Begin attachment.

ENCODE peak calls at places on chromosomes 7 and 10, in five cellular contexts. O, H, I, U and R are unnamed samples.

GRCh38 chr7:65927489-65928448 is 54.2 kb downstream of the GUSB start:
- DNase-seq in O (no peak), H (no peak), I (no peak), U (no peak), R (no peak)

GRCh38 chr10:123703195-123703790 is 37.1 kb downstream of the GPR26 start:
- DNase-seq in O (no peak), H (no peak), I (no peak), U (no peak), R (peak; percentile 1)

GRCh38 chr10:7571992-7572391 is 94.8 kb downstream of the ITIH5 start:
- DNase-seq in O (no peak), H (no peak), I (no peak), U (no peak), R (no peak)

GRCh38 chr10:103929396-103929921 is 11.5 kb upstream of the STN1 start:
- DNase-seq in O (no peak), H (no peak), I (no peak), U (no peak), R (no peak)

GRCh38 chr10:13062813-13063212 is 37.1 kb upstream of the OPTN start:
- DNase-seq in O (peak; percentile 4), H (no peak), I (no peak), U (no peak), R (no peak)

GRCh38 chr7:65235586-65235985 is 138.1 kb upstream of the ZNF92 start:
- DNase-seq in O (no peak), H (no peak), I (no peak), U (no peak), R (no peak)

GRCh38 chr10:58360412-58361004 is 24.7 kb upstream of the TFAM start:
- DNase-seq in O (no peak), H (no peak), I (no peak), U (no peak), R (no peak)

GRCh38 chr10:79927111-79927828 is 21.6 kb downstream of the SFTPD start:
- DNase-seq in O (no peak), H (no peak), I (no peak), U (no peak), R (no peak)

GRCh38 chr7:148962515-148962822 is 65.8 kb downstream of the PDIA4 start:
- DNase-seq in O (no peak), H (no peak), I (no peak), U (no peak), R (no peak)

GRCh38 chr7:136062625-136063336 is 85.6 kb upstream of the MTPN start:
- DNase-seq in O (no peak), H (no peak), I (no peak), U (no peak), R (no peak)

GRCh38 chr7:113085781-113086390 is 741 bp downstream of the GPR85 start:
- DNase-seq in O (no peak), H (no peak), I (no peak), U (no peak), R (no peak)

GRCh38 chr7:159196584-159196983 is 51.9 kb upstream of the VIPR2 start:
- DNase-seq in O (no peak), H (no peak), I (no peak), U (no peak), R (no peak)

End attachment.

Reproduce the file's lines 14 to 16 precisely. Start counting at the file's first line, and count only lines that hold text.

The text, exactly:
GRCh38 chr10:58360412-58361004 is 24.7 kb upstream of the TFAM start:
- DNase-seq in O (no peak), H (no peak), I (no peak), U (no peak), R (no peak)

GRCh38 chr10:79927111-79927828 is 21.6 kb downstream of the SFTPD start: